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Supervalu feasts on yard visibility


Phase one alone has saved Supervalu’s Lancaster DC more then 80 wasted man hours out in the yard and an additional 40 hours for its logistics and shipping departments—a total of 120 saved hours.

By Bridget McCrea, Contributing Editor
September 01, 2012

Super users
In many cases, YMS is implemented as part of a larger warehouse management system (WMS), says Steve Banker, director of supply chain solutions at software analyst firm ARC Advisory Group.

Because of this, growth in the YMS market isn’t typically tracked or broken out separately in order to ascertain adoption rates among shippers. Banker says shippers tend to realize different benefits from their YMS investments, depending on their individual operations and the type of solution that they select.

A YMS that is attached to a WMS, for example, focuses on moving warehouse workers as efficiently as possible to the dock doors, where they then load and/or unload trucks. One that’s associated with a transportation management system (TMS), on the other hand, centers on scheduling trucks in order to gain the most efficiencies.

Finally, standalone YMS, such as the system Supervalu put into place, helps users find assets in a yard and move trucks from yard to dock door more efficiently. In Supervalu’s case, Banker says a major payback comes when truck jockeys no longer have to scour the yard for their respective trucks.

“Labor isn’t sitting around, waiting for instructions,” says Banker, “and there’s less chance that a truck will show up and have to wait five or six hours for a dock door to open up.”
Not long after the 30-day YMS implementation wrapped up, Supervalu was already realizing those and other benefits. At its vendor’s suggestion, the company cultivated a group of seven “super users” who received intensive training on the system, and who then worked one-on-one with other employees to bring the entire logistics team up to speed on the YMS.

The super users also fielded questions and addressed any issues that came up during the two months immediately following implementation. “Breaking some of our personnel from their old habits of doing things manually and moving into a more system-based program was one of the biggest issues,” says Kroutch. “That took about 60 days to work through, but worked out just fine.”

No more paper
Kroutch is happy to report that the days when personnel from Supervalu’s Lancaster shipping office had to whip out their pens and paper to get its jockeys set up for a day of work are long gone.

Phase one of the company’s YMS implementation is complete and those jockeys now receive automated messages stating: “We need these trailers at these doors.” The jockeys now know where the trailers are and no longer have to scour the yard for them.

Supervalu now knows where each trailer is, which trailers have moved, what trailers haven’t been moved for a day or so, and how they’re currently utilizing those trailers. “All of that data can be retrieved quickly using the YMS,” says Kroutch.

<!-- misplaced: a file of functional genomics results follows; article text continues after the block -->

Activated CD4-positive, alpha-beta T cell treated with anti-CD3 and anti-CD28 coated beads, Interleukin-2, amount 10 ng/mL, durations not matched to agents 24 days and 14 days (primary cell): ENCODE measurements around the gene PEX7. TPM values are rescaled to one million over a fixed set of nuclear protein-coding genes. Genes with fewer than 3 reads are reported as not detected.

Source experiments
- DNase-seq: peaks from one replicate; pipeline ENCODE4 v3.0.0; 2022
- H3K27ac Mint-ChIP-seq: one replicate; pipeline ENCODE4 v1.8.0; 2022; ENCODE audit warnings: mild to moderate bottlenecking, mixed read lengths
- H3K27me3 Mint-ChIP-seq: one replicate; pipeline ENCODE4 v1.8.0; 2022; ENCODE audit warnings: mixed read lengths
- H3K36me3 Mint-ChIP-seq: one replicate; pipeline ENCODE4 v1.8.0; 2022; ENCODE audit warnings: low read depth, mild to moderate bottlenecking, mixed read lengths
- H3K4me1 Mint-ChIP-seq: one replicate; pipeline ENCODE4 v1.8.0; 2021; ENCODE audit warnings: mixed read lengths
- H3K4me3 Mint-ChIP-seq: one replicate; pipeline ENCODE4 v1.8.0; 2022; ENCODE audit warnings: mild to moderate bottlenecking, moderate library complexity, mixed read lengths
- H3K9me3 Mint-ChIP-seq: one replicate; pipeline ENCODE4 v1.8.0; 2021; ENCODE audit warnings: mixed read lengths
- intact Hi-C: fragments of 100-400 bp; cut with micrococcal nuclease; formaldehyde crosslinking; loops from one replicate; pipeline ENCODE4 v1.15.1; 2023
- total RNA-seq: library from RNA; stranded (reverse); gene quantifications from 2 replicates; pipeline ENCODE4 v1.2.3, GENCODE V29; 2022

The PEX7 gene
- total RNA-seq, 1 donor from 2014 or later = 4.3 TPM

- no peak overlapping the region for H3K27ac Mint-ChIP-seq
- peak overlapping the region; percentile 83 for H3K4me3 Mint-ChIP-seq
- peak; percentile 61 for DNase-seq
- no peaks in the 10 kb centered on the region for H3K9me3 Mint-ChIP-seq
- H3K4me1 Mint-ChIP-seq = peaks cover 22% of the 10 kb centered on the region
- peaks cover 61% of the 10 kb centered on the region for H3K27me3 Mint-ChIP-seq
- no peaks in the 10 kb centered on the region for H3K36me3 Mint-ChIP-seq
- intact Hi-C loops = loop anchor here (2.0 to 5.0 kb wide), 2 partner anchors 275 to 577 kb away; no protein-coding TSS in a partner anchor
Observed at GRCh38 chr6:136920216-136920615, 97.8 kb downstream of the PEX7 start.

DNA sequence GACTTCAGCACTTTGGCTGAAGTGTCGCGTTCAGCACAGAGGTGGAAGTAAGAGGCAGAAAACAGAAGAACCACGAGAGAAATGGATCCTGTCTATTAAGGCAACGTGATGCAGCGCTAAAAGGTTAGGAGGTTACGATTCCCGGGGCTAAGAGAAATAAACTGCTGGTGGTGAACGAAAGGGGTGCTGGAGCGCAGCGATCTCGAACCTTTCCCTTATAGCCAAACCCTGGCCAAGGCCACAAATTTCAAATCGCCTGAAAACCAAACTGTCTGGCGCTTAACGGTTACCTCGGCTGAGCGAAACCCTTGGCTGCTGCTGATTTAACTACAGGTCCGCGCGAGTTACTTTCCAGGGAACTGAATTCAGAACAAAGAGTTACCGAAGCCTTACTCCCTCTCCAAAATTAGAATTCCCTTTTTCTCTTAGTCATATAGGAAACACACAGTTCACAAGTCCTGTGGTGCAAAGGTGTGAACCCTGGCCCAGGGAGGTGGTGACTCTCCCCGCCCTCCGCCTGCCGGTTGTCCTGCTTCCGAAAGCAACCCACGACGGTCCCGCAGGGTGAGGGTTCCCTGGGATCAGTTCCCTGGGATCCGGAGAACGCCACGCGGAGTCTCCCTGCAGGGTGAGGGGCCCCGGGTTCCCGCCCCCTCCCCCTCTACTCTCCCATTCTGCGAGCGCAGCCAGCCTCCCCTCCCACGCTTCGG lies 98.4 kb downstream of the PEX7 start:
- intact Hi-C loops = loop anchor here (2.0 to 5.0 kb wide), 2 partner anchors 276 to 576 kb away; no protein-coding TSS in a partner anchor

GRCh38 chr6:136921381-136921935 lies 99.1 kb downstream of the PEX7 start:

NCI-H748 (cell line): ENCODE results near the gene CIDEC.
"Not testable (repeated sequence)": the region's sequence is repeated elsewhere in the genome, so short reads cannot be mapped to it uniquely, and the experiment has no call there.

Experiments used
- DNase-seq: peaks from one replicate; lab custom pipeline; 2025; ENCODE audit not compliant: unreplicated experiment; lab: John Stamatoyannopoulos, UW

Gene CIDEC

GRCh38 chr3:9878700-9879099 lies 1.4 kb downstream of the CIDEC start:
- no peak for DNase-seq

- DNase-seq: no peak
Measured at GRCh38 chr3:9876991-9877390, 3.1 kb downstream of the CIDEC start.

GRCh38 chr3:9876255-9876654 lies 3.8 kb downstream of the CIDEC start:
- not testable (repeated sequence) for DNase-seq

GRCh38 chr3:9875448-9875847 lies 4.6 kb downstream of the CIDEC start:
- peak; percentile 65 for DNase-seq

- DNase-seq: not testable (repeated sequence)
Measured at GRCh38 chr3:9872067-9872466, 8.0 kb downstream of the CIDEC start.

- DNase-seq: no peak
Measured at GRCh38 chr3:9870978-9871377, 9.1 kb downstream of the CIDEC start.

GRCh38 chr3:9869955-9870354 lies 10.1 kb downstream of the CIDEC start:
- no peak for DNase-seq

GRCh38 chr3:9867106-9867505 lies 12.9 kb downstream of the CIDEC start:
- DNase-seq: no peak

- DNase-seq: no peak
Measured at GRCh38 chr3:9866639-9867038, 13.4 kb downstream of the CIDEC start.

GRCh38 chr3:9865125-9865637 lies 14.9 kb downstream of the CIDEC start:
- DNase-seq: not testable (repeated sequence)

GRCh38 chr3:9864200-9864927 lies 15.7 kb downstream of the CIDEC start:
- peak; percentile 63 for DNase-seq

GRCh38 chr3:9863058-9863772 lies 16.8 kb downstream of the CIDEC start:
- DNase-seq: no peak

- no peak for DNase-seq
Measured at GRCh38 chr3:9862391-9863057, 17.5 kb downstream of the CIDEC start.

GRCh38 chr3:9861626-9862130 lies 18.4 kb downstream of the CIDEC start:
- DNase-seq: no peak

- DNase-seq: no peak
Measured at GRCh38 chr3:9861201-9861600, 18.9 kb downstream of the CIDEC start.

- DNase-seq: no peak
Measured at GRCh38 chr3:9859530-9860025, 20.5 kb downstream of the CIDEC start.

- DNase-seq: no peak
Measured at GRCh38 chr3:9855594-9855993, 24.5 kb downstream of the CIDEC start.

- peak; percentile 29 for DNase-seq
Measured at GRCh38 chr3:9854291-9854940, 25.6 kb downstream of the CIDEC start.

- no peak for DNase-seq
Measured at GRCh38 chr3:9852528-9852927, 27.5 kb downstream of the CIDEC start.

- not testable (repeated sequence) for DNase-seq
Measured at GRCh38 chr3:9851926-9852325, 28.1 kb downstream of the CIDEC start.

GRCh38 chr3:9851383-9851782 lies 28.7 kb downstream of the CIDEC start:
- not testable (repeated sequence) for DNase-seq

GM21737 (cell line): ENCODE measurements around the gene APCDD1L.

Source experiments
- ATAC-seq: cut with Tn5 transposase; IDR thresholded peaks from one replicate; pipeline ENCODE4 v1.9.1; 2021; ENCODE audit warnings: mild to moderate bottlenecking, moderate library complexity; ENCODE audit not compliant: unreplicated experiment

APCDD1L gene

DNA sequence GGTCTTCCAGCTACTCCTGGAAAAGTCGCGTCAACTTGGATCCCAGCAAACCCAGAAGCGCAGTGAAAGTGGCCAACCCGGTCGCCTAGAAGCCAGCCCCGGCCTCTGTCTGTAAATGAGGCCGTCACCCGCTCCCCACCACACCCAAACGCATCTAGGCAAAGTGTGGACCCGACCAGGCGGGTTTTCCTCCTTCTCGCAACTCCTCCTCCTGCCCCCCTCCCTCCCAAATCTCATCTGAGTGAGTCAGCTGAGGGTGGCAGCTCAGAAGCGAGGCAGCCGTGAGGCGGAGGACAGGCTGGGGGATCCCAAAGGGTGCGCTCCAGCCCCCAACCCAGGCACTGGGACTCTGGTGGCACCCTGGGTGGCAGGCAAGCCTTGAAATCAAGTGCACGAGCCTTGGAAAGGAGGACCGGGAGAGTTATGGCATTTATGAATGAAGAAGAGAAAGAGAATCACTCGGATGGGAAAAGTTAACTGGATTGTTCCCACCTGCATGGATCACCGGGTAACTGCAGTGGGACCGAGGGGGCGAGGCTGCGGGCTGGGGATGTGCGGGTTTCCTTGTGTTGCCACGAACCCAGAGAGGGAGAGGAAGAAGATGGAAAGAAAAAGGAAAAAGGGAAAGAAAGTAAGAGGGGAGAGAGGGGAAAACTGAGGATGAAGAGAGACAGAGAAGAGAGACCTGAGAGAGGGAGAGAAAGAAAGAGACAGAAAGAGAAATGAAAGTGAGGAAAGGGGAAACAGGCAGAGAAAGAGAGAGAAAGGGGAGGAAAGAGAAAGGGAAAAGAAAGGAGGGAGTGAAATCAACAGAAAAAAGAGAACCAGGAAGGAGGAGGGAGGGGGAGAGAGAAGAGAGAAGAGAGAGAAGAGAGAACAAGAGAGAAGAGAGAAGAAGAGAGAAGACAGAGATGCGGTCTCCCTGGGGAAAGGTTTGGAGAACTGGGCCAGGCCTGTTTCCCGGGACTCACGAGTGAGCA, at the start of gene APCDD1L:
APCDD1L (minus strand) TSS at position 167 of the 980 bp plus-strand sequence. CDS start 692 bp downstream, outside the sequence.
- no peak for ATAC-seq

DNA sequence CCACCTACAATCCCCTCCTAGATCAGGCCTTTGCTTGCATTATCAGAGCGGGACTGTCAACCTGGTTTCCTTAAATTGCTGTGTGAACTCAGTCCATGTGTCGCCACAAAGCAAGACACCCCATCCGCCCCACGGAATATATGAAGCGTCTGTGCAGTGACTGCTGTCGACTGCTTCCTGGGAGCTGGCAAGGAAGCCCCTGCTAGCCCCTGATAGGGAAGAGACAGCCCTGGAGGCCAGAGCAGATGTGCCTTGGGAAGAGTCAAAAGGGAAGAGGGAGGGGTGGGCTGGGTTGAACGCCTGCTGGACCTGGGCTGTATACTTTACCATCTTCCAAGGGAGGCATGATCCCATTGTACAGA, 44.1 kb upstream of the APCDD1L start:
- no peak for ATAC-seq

Phase one alone has saved Supervalu’s Lancaster DC more then 80 wasted man hours out in the yard and an additional 40 hours for its logistics and shipping departments—a total of 120 saved hours. “That means we can actually cut down on the number of trailers we have from a capital perspective,” says Kroutch, noting that a major intangible benefit is the visibility that the company now has over its yard assets—something it previously lacked.

The latest phase of Supervalu’s YMS rollout gave the company a tracking system that integrates with our WMS to identify exactly when its own fleet, private food carriers, or third-party carriers are entering its yard with purchase orders. “Having that information at our fingertips and in real-time, has really helped our receiving function,” says Kroutch, who envisions a time when the company can leverage its YMS across its entire supply chain and use it to collaborate in real-time with all of its business partners and carriers.

“We want to get to that next phase of carrier partnering, which would allow us to get our tags on different carriers and create even more visibility outside of the yard fence line,” says Kroutch, who hints that another large Supervalu DC in Minneapolis is currently considering the new YMS.

With two successful implementation phases behind her and another one around the corner, Kroutch says that she’s very pleased with the solution, particularly the hour-savings that it has provided the company. “That was one of our key deliverables,” she says, “and we realized it within a fairly short period of time.”

About the Author

Bridget McCrea
Contributing Editor

Bridget McCrea is a Contributing Editor for Logistics Management based in Clearwater, Fla. She has covered the transportation and supply chain space since 1996, and has covered all aspects of the industry for Logistics Management and Supply Chain Management Review. She can be reached at .(JavaScript must be enabled to view this email address).

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